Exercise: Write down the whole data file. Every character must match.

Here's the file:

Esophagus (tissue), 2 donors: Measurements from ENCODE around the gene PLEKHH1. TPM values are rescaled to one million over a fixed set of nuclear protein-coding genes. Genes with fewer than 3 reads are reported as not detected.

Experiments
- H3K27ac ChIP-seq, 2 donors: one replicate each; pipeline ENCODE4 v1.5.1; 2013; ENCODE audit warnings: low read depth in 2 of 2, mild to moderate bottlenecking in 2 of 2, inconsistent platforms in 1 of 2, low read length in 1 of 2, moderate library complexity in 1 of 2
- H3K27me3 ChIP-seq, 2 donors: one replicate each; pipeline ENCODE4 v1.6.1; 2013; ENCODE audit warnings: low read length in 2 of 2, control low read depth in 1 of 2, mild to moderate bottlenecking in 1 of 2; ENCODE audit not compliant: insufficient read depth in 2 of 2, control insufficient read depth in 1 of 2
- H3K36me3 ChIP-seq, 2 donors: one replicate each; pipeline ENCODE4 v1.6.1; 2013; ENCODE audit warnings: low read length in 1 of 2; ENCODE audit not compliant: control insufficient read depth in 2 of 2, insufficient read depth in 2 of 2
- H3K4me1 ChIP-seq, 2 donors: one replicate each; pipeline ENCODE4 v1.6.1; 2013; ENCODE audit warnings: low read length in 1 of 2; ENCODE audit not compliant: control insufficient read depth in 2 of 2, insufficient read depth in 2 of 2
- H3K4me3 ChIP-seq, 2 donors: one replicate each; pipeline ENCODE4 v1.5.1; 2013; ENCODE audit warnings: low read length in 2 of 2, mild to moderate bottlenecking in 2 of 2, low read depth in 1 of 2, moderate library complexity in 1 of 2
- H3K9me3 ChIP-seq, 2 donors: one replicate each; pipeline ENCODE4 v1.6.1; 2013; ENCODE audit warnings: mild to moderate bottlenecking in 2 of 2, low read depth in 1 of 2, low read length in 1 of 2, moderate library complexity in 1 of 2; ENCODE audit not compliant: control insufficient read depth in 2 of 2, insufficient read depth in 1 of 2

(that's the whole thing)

Esophagus (tissue), 2 donors: Measurements from ENCODE around the gene PLEKHH1. TPM values are rescaled to one million over a fixed set of nuclear protein-coding genes. Genes with fewer than 3 reads are reported as not detected.

Experiments
- H3K27ac ChIP-seq, 2 donors: one replicate each; pipeline ENCODE4 v1.5.1; 2013; ENCODE audit warnings: low read depth in 2 of 2, mild to moderate bottlenecking in 2 of 2, inconsistent platforms in 1 of 2, low read length in 1 of 2, moderate library complexity in 1 of 2
- H3K27me3 ChIP-seq, 2 donors: one replicate each; pipeline ENCODE4 v1.6.1; 2013; ENCODE audit warnings: low read length in 2 of 2, control low read depth in 1 of 2, mild to moderate bottlenecking in 1 of 2; ENCODE audit not compliant: insufficient read depth in 2 of 2, control insufficient read depth in 1 of 2
- H3K36me3 ChIP-seq, 2 donors: one replicate each; pipeline ENCODE4 v1.6.1; 2013; ENCODE audit warnings: low read length in 1 of 2; ENCODE audit not compliant: control insufficient read depth in 2 of 2, insufficient read depth in 2 of 2
- H3K4me1 ChIP-seq, 2 donors: one replicate each; pipeline ENCODE4 v1.6.1; 2013; ENCODE audit warnings: low read length in 1 of 2; ENCODE audit not compliant: control insufficient read depth in 2 of 2, insufficient read depth in 2 of 2
- H3K4me3 ChIP-seq, 2 donors: one replicate each; pipeline ENCODE4 v1.5.1; 2013; ENCODE audit warnings: low read length in 2 of 2, mild to moderate bottlenecking in 2 of 2, low read depth in 1 of 2, moderate library complexity in 1 of 2
- H3K9me3 ChIP-seq, 2 donors: one replicate each; pipeline ENCODE4 v1.6.1; 2013; ENCODE audit warnings: mild to moderate bottlenecking in 2 of 2, low read depth in 1 of 2, low read length in 1 of 2, moderate library complexity in 1 of 2; ENCODE audit not compliant: control insufficient read depth in 2 of 2, insufficient read depth in 1 of 2